Neurotic behavior is something we’ve all had to deal with at one point or another. Whether it’s our own behavior, a family member, or a friend, we know neurotics as worriers — dwelling on problems and having frequent negative thoughts.

Many creative geniuses, however, struggled with neuroticism. A new opinion paper published in Trends in Cognitive Sciences presents a new hypothesis for why creativity and neurotic unhappiness often go hand-in-hand. The psychologists suggest that the same area of the brain responsible for self-generated thought is also highly active in neuroticism.

The most well-known explanation for why people are neurotic came from the British psychologist Jeffery Gray, who suggested that neurotic individuals have a heightened sense of threat. He proposed this after observing how antianxiety drugs reduced the sensitivity of rodents to punishment cues and how they helped psychiatric patients relax.

"Gray had a useful and logical theory, but the problem is that it doesn't account for the full spectrum of neuroticism — it's pretty difficult to explain neuroticism in terms of magnified threat perception because high scorers often feel unhappy in situations where there is no threat at all," said paper lead author Adam Perkins, a personality researcher at King's College London, in a press release. "The second problem is, there's literature showing neuroticism scores are positively correlated with creativity; and so why should having a magnified view of threat objects make you good at coming up with new ideas?"

Perkins was spurred to action after attending a lecture by co-author and University of York psychologist Jonathan Smallwood, who is a leading expert on the neuroscience behind dreams. Smallwood described his research at the lecture, which included a study showing that individuals at rest who spontaneously experience negative thoughts (a key marker of neuroticism) displayed greater activity in brain regions that are associated with conscious perception of threat. Perkins then thought that certain differences in the activity of these brain circuits that govern self-governed thought could be a casual explanation for neuroticism.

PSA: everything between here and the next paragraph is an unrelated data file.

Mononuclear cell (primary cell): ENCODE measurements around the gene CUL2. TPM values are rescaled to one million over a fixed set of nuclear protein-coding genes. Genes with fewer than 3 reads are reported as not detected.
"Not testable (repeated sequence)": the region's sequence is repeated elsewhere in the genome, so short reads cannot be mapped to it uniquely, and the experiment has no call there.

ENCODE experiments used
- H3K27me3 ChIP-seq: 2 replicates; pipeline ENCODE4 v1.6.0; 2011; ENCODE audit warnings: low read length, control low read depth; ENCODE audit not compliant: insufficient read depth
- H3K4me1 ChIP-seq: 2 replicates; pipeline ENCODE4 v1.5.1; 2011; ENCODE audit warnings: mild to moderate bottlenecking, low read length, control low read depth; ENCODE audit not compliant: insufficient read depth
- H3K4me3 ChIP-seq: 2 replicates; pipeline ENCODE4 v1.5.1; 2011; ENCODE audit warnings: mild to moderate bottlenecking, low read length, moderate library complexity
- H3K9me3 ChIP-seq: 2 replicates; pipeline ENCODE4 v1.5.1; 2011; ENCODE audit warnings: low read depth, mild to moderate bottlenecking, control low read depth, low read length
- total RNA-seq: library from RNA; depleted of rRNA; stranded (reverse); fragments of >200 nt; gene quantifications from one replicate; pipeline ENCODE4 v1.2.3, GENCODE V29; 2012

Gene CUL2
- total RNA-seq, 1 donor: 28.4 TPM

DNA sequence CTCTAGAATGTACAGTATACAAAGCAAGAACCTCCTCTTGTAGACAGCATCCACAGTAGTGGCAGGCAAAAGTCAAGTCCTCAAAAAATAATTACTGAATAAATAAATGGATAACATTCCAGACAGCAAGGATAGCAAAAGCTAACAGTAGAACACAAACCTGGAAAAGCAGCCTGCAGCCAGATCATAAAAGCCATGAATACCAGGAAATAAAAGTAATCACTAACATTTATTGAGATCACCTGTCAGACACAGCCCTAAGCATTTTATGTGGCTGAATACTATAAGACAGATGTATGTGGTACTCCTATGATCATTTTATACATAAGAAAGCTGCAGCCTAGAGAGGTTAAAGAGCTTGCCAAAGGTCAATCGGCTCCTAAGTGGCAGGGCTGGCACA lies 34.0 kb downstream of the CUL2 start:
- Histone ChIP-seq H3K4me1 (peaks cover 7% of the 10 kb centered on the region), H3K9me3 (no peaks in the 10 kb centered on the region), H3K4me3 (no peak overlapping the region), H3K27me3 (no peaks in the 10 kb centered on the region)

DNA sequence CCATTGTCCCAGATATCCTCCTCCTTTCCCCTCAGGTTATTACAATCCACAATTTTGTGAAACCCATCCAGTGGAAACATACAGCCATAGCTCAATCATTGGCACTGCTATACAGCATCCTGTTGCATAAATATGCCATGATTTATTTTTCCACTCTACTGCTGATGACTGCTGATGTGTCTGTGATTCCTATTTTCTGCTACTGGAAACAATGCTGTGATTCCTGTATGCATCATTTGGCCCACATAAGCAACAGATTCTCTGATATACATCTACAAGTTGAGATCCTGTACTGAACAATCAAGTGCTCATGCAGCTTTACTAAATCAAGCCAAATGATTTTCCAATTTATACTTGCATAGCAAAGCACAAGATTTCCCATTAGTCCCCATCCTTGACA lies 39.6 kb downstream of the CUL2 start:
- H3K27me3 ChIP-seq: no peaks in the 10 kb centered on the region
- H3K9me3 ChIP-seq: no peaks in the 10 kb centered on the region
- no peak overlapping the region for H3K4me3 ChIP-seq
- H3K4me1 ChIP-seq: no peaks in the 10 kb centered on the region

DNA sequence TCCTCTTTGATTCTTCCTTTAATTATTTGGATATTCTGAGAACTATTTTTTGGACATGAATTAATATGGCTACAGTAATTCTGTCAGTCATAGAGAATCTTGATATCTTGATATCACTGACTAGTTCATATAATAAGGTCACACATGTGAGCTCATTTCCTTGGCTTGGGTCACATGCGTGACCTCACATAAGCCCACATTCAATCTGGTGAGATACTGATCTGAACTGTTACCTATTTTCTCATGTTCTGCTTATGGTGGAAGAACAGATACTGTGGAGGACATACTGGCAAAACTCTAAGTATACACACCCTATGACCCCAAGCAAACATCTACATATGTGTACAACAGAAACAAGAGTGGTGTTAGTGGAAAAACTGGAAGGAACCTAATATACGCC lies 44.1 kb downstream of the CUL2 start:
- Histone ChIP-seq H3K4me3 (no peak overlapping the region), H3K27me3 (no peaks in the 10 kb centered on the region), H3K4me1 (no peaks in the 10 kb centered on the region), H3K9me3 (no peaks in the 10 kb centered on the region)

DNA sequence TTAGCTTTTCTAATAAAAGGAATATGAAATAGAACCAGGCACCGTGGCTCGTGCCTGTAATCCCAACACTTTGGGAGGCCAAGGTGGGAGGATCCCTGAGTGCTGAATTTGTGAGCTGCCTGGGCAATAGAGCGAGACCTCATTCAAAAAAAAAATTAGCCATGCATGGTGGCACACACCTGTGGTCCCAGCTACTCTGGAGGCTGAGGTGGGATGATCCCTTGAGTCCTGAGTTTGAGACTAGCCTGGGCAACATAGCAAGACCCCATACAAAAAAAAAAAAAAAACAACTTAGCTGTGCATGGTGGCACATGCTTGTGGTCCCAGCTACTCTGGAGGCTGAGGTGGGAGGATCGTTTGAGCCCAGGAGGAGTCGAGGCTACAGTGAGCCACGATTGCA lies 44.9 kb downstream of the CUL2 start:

Perkins recognized that those who had a multitude of negative self-generated thoughts because of high levels of spontaneous activity in the medial prefrontal cortex also have a tendency to switch to panic sooner than the average person. This is due to especially high processing in the basolateral nuclei of the amygdala, according to Perkins, which means that one could experience intense negative emotions even when there is no real threat present.

"This could mean that for specific neural reasons, high scorers on neuroticism have a highly active imagination, which acts as a built-in threat generator,” Perkins said.

This novel cognitive model could help explain the thinking patterns seen in depression, said study co-author Danilo Arnone. It is, in his opinion, complementary to the already defined role of the subgenual prefrontal cortex observed in the aetiology of mood regulation. This new hypothesis also explains the positives of being neurotic — the creativity may result simply from a neurotic person’s tendency to dwell on problems for far longer than other people.

Perkins said that while they’re still a while off from fully explaining neuroticism, he hopes the new theory will help people make sense of their own experiences and understand that neuroticism has some creative benefits.

"Hopefully our theory will also stimulate new research as it provides us with a straightforward unifying framework to tie together the creative aspects of neuroticism with its emotional aspects,” he said.

Source: Perkins A, Arnone D, Smallwood J, Mobbs D. Thinking Too Much: Self-Generated Thought As The Engine Of Neuroticism. Trends In Cognitive Sciences. 2015.